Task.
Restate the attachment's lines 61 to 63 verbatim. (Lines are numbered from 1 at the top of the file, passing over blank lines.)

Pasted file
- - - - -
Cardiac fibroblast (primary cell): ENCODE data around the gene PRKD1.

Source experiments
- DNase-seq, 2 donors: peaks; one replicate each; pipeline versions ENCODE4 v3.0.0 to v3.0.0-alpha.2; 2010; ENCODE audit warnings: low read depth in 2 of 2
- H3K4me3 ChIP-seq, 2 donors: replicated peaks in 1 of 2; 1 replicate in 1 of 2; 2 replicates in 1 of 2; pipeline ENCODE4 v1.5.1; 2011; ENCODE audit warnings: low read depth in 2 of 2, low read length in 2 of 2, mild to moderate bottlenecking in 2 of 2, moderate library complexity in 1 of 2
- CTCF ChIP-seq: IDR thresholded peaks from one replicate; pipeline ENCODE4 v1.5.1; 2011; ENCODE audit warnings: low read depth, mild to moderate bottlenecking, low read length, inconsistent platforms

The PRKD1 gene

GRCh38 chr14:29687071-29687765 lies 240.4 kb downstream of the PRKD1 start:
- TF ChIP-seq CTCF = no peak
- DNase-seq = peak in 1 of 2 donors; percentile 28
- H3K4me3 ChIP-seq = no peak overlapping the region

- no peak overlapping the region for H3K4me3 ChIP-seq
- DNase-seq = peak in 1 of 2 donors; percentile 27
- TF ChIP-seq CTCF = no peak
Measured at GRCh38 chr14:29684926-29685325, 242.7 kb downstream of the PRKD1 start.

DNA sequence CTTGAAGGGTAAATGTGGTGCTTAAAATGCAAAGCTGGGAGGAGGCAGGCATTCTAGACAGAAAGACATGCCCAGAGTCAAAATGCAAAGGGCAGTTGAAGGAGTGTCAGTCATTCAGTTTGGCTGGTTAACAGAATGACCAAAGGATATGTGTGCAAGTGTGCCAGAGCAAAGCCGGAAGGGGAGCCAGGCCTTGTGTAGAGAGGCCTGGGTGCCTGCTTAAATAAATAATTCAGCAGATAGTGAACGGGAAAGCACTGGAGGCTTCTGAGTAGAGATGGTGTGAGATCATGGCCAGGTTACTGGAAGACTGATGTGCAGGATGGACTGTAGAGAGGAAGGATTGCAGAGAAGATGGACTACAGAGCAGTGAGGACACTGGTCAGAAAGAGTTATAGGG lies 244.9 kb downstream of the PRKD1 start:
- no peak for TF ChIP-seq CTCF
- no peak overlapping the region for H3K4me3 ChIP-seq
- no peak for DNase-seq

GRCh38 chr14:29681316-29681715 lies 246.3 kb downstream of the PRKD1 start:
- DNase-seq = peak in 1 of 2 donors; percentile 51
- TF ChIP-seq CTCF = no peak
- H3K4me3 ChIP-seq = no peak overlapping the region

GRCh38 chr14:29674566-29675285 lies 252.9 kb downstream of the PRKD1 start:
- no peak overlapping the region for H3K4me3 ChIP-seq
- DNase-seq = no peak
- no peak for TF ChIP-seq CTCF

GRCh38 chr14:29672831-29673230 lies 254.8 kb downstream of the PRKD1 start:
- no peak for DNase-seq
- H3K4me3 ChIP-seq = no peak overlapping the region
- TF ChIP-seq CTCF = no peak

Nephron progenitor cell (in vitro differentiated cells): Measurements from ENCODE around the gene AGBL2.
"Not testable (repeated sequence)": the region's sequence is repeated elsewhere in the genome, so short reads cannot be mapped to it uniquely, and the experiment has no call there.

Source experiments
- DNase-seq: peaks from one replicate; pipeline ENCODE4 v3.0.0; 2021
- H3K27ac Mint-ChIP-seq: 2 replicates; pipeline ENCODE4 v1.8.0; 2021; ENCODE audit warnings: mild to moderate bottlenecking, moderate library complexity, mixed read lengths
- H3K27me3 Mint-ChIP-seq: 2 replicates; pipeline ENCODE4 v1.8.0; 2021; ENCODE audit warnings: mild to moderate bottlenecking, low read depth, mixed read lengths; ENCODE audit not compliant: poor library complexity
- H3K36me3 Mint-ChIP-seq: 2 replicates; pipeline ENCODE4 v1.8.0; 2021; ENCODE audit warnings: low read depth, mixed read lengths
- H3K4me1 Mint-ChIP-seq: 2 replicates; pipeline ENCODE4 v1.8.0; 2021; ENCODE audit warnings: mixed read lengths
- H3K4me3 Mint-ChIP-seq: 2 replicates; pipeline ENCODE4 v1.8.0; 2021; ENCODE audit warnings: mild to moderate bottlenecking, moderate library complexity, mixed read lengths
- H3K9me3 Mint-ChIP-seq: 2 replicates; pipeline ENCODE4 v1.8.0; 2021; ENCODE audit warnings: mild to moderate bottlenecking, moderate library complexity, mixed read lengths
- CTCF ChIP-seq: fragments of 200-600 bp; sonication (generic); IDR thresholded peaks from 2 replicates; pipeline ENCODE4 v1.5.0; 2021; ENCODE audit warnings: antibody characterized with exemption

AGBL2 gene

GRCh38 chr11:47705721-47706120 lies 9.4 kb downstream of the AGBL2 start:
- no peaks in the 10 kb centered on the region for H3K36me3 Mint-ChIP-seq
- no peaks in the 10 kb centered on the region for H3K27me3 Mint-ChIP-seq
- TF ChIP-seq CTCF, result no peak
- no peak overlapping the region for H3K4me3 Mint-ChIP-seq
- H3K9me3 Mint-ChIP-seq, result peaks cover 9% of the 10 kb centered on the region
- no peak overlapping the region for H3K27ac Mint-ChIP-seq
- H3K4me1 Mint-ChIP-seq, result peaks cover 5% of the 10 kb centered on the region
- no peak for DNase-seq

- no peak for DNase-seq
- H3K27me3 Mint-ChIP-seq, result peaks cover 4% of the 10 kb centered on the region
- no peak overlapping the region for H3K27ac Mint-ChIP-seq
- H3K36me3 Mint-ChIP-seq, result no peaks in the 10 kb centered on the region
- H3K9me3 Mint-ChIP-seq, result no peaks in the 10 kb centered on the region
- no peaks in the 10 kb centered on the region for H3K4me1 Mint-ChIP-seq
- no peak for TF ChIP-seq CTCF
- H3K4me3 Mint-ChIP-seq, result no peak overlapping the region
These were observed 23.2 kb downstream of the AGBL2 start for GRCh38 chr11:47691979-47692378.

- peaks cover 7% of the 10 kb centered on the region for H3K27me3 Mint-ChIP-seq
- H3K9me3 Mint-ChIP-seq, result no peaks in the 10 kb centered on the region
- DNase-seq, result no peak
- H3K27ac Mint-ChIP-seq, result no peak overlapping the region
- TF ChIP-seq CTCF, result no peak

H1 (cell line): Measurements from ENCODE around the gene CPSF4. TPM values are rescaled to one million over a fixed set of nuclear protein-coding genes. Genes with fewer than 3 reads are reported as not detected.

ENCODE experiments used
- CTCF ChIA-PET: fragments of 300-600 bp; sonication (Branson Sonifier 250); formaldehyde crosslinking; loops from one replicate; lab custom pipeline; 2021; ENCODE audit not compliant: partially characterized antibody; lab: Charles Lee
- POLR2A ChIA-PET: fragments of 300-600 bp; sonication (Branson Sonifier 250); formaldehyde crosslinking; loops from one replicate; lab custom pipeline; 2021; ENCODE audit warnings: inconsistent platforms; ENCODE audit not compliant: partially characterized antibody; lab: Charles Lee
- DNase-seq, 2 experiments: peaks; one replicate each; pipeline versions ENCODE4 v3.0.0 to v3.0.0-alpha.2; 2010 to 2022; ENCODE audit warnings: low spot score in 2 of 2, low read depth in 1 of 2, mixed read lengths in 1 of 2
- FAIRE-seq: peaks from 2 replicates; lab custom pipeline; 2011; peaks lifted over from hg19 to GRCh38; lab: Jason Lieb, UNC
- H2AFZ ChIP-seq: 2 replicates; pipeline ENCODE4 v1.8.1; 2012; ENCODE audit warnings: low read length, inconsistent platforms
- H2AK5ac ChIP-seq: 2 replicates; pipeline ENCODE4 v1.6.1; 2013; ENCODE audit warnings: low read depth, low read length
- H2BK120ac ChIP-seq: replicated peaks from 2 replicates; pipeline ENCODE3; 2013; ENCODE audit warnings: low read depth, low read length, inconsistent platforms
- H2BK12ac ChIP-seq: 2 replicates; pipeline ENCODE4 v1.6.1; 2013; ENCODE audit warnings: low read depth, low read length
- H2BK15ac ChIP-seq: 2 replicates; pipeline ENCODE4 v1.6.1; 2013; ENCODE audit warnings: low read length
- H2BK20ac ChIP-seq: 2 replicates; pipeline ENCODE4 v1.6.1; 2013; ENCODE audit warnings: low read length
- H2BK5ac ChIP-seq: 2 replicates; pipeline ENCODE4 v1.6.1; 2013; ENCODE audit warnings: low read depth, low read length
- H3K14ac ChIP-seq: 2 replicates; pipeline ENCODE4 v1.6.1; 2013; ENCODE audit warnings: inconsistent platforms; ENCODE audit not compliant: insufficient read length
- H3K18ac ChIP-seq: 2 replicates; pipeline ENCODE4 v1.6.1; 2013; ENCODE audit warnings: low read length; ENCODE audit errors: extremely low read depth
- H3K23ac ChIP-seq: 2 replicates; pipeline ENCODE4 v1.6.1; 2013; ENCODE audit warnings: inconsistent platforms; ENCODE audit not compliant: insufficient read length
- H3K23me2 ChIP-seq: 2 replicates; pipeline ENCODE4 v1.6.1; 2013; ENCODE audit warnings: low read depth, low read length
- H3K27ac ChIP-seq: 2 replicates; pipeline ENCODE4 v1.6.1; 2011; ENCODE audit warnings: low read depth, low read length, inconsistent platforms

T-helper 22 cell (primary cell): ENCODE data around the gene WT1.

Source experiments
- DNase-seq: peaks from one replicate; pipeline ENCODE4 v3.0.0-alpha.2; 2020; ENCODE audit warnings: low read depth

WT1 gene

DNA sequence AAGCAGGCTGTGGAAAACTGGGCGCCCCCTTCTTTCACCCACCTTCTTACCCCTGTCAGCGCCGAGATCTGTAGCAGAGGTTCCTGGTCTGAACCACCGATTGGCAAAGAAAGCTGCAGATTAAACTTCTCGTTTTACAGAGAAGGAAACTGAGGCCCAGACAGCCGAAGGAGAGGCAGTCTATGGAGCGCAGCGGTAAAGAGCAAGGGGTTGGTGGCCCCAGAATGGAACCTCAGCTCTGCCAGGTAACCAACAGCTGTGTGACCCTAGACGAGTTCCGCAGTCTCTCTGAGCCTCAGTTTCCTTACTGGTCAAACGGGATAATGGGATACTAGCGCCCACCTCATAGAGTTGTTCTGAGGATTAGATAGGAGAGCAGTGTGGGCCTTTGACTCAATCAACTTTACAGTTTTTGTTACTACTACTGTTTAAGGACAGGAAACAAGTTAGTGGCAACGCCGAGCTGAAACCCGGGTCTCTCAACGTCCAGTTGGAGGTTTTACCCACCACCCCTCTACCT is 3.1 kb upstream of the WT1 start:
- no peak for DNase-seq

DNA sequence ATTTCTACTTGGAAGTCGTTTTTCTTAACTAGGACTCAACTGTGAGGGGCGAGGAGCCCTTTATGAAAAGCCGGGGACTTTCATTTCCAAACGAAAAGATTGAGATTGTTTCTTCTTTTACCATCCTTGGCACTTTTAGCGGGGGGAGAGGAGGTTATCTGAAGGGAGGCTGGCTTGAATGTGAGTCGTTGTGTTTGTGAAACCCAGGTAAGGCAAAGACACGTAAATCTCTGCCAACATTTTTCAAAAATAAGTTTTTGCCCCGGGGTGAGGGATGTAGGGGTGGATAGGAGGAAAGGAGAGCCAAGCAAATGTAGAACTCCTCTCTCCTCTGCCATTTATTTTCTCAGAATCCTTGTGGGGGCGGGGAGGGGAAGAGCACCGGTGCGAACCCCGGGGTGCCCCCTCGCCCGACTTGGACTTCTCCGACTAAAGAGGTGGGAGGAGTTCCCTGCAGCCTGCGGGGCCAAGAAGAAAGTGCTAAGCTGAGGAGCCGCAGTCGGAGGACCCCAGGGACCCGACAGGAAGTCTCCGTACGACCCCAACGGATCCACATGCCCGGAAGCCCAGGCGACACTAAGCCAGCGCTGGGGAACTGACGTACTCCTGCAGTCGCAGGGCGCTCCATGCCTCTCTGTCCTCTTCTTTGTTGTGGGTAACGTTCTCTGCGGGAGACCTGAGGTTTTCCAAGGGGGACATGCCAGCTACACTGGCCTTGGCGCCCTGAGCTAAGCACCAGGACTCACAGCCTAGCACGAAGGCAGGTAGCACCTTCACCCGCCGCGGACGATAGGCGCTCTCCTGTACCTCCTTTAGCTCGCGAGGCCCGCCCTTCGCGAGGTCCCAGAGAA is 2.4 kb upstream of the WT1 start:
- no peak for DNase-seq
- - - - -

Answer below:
- peaks cover 7% of the 10 kb centered on the region for H3K27me3 Mint-ChIP-seq
- H3K9me3 Mint-ChIP-seq, result no peaks in the 10 kb centered on the region
- DNase-seq, result no peak